and finger-pointing in full swing.
The administration says it is losing patience with BP PLC's
"If we find they're not doing what they're supposed to be
doing, we'll push them out of the way appropriately," Interior
Secretary Ken Salazar told reporters outside BP's headquarters in
Houston on Sunday.
Just what did Salazar mean by "push them out of the way"?
Officials have struggled since in explaining.
"That's more of a metaphor," the Coast Guard's Allen said
Monday. "'Push BP out of the way' would raise the question -
replace them with what?"
Allen, responsible for oversight of the spill response, said
he's frustrated too, along with other Americans.
Salazar and Homeland Security Secretary Janet Napolitano led a
Senate delegation to the region Monday.
"We are going to stay on this and stay on BP until this gets
done and it gets done the right way," Napolitano said after flying
over the affected area.
Louisiana Gov. Bobby Jindal, a Republican, has taken swipes at
BP and other oil companies involved in the disaster as well as the
federal government. Jindal said he was going to call out members of
the Louisiana National Guard to join state wildlife and fisheries
agents to supplement a federal response he called inadequate.
In particular, Jindal assailed the U.S. Army Corps of Engineers
for failing to sign off on a plan to build a chain of protective
sand barriers - or berms - off the coast to help block the oil.
"We are not waiting for them. We are going to build it"
ourselves, Jindal said. U.S. officials say the Corps is nearing a
The spill began April 20 after the Deepwater Horizon rig owned
by driller Transocean and leased by BP exploded, killing 11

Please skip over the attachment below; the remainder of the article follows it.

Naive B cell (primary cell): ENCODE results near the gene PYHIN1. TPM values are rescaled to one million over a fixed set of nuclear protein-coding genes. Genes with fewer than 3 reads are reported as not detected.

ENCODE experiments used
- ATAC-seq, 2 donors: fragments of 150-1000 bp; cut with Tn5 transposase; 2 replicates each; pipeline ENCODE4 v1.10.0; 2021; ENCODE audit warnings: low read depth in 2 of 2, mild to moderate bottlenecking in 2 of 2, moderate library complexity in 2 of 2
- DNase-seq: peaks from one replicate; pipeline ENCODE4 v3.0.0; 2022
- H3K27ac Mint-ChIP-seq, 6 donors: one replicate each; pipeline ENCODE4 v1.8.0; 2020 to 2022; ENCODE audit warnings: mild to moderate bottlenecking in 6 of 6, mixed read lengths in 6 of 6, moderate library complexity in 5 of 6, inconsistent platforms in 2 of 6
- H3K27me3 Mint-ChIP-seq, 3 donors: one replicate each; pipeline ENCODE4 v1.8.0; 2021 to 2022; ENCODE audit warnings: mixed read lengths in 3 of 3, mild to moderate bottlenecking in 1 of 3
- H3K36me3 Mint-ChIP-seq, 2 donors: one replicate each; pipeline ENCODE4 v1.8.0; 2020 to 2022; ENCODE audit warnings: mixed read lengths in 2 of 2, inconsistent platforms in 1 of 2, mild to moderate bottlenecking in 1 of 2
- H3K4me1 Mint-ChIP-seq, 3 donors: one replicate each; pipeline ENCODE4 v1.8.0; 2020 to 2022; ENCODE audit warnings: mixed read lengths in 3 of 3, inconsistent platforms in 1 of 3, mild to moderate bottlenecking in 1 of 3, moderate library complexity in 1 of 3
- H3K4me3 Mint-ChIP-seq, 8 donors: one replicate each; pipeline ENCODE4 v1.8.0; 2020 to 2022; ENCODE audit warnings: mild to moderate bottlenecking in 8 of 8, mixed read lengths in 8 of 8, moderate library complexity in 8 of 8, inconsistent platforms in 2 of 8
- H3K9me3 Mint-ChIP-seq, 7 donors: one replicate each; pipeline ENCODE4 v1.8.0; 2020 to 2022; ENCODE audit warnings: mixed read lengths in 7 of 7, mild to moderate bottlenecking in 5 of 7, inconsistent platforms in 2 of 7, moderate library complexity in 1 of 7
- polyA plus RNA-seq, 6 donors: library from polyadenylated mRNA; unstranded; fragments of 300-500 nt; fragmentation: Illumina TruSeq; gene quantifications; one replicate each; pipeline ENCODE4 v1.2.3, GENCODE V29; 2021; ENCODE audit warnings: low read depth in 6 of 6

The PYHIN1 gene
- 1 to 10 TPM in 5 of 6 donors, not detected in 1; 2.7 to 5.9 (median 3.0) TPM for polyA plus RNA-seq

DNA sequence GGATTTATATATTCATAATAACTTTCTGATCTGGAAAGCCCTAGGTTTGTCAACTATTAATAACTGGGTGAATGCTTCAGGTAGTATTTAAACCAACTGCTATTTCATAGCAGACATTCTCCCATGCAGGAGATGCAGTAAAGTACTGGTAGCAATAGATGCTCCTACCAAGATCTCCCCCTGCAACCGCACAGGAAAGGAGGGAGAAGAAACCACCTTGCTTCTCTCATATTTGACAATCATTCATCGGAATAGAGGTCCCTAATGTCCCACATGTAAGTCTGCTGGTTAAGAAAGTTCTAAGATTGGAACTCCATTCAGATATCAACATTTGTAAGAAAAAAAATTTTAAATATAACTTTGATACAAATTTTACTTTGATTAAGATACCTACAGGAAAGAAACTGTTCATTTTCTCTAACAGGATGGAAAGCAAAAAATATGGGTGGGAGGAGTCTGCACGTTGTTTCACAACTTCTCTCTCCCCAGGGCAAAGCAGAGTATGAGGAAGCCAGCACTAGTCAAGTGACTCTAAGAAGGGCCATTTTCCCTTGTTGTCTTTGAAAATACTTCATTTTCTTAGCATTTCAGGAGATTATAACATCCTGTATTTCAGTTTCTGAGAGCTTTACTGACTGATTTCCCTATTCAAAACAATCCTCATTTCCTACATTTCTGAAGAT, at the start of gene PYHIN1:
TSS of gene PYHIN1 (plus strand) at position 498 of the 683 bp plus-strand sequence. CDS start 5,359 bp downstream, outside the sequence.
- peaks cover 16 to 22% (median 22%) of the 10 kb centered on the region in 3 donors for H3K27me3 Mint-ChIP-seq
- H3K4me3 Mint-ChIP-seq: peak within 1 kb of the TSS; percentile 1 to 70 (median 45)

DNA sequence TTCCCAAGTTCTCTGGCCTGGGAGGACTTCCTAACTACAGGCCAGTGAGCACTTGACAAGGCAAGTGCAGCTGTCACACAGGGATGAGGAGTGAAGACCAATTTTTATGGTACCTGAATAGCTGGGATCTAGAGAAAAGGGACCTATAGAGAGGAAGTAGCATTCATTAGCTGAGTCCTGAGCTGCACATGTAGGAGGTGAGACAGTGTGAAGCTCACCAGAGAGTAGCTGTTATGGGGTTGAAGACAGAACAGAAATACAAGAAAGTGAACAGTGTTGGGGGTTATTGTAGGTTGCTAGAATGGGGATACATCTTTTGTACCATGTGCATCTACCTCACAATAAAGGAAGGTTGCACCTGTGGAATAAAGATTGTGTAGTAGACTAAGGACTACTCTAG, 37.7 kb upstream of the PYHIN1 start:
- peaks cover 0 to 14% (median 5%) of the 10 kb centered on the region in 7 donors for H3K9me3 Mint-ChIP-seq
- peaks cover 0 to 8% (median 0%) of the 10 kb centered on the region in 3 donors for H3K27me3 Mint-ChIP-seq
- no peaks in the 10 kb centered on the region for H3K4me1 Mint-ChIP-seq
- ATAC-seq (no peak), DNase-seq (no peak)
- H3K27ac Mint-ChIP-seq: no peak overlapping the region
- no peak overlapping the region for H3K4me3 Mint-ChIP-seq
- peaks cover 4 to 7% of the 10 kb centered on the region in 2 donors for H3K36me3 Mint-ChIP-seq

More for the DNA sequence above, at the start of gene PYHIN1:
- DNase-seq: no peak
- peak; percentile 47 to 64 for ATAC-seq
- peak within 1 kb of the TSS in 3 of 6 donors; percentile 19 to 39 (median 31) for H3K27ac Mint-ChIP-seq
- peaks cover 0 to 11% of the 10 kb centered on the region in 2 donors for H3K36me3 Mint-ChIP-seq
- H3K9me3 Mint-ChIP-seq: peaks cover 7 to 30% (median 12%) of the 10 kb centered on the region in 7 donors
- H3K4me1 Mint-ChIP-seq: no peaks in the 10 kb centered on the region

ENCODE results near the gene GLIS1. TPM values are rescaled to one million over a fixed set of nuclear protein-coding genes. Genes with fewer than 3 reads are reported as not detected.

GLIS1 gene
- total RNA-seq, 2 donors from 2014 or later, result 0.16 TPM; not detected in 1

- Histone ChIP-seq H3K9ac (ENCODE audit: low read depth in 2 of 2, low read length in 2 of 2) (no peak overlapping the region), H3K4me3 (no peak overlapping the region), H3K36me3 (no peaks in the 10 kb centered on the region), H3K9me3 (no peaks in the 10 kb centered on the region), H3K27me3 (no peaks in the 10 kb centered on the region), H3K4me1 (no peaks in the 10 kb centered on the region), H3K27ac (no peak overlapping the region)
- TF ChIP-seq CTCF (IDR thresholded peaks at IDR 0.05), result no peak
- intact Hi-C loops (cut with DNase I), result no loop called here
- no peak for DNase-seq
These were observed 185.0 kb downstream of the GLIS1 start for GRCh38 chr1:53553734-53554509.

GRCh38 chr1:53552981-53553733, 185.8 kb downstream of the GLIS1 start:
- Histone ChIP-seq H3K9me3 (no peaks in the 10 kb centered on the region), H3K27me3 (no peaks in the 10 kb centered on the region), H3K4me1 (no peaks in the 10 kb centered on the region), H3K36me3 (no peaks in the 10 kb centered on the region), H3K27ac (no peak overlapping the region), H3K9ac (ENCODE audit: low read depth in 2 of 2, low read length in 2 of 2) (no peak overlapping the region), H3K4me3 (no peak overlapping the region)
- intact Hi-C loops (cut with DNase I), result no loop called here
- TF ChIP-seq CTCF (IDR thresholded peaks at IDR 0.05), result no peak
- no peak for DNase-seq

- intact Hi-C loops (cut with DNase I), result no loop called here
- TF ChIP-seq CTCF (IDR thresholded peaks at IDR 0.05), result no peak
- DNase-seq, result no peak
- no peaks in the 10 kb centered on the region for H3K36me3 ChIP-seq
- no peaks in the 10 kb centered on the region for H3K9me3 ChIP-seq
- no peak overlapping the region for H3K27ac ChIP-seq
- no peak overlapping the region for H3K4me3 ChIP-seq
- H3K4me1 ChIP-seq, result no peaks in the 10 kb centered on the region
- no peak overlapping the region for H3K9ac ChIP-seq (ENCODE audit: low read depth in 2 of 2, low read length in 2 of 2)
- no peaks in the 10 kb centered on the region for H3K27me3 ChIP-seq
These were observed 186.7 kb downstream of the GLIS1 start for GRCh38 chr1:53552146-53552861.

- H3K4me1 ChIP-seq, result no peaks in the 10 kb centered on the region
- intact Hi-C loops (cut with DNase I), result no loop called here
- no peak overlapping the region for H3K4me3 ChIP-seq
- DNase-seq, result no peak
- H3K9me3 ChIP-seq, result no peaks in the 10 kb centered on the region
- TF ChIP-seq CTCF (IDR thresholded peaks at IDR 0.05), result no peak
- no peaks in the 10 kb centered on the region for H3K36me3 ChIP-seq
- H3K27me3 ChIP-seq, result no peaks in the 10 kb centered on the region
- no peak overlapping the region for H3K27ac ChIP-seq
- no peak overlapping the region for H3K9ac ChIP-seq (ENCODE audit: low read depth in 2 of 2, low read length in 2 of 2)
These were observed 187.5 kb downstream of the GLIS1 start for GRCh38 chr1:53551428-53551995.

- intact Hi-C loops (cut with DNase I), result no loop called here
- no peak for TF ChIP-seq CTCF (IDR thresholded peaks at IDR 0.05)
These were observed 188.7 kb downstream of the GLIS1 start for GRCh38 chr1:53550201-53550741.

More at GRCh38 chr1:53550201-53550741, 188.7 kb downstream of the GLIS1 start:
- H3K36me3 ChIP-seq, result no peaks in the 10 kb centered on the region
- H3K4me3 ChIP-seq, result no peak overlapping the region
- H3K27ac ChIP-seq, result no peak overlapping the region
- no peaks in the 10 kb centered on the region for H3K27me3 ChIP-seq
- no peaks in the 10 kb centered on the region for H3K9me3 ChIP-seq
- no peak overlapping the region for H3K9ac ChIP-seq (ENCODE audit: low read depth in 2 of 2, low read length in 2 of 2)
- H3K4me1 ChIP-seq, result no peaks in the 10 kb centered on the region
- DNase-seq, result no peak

workers. Millions of gallons of oil have spewed from the blown
Doug Suttles, chief operating officer at BP PLC, made the round
of network news shows Monday with the same message: "We are doing
everything we can, everything I know." He said the energy giant,
formerly known as British Petroleum, understands and shares
But history isn't encouraging when it comes to underwater
The last major spill in the Gulf was in June 1979, when an
offshore drilling rig in Mexican waters - the Ixtoc I - blew up,
releasing 140 million gallons of oil. The well was owned by
Mexico's state oil company, known as Pemex. It took Pemex and a
series of U.S. contractors nearly nine months to cap the well, and
a great deal of the oil contaminated Mexican and U.S. waters.
If patience is necessary, it isn't a particularly forthcoming
quality in these tense times.
Even as strong an Obama ally as Democratic consultant James
Carville has been taking shots at the administration.
A Louisiana native, Carville told CNN the administration was
"risking everything by this 'go along with BP' strategy. ... If
you let BP handle it ... it's not going to go away. It is a
disaster of the first magnitude and they've got to go to Plan B."
But so far, there was no Plan B on the table short of waiting
until August, when two relief wells are expected to reach the oil
deep under the ocean floor.